A – No. I can’t say that I have either. I can say that I was approached by my priest at one point at my church and informed there was a teacher who was someone that was exposed to some of the violent writings of the killers and said they were very troubled by it and troubled by the accusations they didn’t do anything about it and would I please meet them and offer them forgiveness. (Laughs). It was a rather awkward feeling.

Q – I take it you didn’t pursue it.
A – Well, I felt like I wasn’t given much of a choice. I felt like I couldn’t say No, but, it felt rather awkward. So, I just met them very briefly right there at the church. It was almost like being asked the question and then led over to them. It was a very brief conversation. They expressed their sympathy. It was a very awkward feeling.  

Q – I’m sure throwing garbage at other students must have been against school rules.
A – Oh, certainly. I’m sure it was. I don’t think it was unusually higher at Columbine than it was at other schools from things I’ve heard from other kids. Through Daniel’s website I’ve heard from a number of kids who’ve written and talked about how they went through teasing, bullying and even being tormented because they were different.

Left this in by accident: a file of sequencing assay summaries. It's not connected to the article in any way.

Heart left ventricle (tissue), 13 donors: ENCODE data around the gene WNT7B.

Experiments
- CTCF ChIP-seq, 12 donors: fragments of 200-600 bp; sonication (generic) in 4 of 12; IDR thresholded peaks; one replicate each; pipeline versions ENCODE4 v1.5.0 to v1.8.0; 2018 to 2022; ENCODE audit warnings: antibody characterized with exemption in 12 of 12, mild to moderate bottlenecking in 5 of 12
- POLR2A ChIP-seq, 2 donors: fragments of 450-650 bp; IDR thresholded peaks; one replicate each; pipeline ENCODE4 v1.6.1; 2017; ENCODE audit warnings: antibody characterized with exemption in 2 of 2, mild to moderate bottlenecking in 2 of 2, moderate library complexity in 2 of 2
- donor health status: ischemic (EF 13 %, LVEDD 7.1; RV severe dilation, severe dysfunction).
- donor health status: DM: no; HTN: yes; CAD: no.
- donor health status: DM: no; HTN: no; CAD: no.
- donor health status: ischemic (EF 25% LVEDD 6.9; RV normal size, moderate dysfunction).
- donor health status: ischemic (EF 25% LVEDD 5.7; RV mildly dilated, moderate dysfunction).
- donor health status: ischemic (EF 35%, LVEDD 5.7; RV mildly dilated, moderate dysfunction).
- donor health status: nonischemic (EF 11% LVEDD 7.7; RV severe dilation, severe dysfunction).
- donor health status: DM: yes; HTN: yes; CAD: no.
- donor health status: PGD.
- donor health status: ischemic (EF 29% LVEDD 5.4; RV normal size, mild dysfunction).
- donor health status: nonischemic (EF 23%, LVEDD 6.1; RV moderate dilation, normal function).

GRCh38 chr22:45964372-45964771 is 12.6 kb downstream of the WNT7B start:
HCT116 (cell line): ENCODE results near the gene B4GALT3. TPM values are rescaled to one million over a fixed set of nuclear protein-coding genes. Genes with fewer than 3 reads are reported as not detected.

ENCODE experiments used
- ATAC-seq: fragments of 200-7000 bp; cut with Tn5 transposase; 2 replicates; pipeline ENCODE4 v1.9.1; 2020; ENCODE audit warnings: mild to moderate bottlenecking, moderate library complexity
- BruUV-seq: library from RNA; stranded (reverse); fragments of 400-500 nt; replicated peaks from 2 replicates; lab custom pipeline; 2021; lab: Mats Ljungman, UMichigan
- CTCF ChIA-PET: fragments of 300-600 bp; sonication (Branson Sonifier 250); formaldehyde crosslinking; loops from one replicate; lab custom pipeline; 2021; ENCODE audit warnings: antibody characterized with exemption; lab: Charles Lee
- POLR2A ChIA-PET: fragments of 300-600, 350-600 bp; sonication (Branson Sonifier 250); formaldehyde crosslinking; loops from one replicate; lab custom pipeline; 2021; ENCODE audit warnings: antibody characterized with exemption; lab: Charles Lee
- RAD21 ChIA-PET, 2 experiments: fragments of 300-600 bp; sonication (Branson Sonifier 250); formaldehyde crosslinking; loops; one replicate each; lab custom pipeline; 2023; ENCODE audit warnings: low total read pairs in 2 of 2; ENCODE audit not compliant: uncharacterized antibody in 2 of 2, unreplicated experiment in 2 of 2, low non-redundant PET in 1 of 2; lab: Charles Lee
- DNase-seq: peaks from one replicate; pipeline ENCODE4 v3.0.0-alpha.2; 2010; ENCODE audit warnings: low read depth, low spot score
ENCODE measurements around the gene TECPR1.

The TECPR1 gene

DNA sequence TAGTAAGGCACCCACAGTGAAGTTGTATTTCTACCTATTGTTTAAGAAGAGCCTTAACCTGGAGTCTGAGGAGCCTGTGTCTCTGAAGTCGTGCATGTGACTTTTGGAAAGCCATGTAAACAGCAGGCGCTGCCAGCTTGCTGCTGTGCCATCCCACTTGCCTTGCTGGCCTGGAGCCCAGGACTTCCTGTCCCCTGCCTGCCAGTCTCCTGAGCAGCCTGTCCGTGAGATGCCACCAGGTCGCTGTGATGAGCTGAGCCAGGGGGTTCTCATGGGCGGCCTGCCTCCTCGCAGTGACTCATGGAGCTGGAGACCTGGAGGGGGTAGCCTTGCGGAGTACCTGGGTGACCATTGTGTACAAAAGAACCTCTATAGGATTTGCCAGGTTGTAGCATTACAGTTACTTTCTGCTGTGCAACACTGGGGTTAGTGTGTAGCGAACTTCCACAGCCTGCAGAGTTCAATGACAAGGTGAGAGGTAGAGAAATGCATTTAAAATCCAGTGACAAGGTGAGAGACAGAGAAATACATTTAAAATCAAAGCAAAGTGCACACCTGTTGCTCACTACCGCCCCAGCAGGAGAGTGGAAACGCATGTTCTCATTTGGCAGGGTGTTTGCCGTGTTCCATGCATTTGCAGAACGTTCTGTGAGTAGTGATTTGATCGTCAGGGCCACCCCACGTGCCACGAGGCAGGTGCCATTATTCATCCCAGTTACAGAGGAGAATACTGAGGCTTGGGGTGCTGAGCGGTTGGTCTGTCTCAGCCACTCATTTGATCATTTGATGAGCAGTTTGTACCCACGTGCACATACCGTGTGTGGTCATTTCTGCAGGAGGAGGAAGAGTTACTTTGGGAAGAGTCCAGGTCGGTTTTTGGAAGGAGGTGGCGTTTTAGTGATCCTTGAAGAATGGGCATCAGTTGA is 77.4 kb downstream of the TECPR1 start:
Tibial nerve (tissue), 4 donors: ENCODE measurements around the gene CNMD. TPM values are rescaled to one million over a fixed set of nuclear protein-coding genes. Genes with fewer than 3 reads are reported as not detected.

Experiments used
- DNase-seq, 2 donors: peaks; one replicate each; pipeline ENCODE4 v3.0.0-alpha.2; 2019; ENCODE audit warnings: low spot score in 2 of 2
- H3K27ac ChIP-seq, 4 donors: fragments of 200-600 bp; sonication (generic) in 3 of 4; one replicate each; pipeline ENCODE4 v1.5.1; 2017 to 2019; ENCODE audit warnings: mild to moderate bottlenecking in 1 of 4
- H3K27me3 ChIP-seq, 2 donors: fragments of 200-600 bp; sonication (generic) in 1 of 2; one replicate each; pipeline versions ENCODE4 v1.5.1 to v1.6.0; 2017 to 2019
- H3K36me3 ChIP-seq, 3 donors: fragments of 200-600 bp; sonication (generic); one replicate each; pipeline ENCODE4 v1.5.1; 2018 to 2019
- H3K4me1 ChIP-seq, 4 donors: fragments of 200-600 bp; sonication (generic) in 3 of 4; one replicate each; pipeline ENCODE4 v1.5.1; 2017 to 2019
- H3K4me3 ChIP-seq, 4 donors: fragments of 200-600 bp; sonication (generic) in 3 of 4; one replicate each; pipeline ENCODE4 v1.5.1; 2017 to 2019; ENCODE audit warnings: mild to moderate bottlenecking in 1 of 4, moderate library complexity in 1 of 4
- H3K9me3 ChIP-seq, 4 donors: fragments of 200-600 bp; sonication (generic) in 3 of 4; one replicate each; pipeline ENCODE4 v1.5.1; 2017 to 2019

Q – Was that said right after the Columbine shootings or as time passed?
A – In the years following, not immediately afterwards. I’ve received a number of messages from kids along those lines over the years.

Q – Has anyone ever identified the jocks who were tormenting Eric and Dylan?
A – No. I’ve never heard anything like that.

Q – Don’t you find that a little strange?
A – Yeah. I think there’s this collective feeling of Gee, maybe things went wrong, let’s move on. I think there’s that not wanting to point fingers kind of feeling out there. At some point as bad as it was for them, there has to be recognition that none of that bullying ever justified murder. It just doesn’t. There clearly was something else going on with those killers that led to what they did.

Q – Here we are 11 years past Columbine and I still don’t know why it happened. Initial reports were that Eric and Dylan were bullied. Then we have Brooks Brown saying you didn’t ever want to bully Eric and Dylan. Then Rachel Scott’s mother, Beth Nimmo, told me the killings had more to do with the religious issue of do you or do you not believe in Jesus? So, why did Columbine happen?
A – I’ve heard parts of that too. The killers certainly mocked people who were Christians. But, they mocked jocks. Anybody who they saw as a clique in their school. Anybody who was not with them they mocked. In the end, when it came down to it, they didn’t target those individual cliques for their killing. They meant to kill hundreds of kids. It was completely indiscriminate. They had total contempt for everybody.

Q – Why do you suppose that is?
A – I know it sounds simplistic, but to me clearly we were dealing with a sociopath in the case of Eric Harris.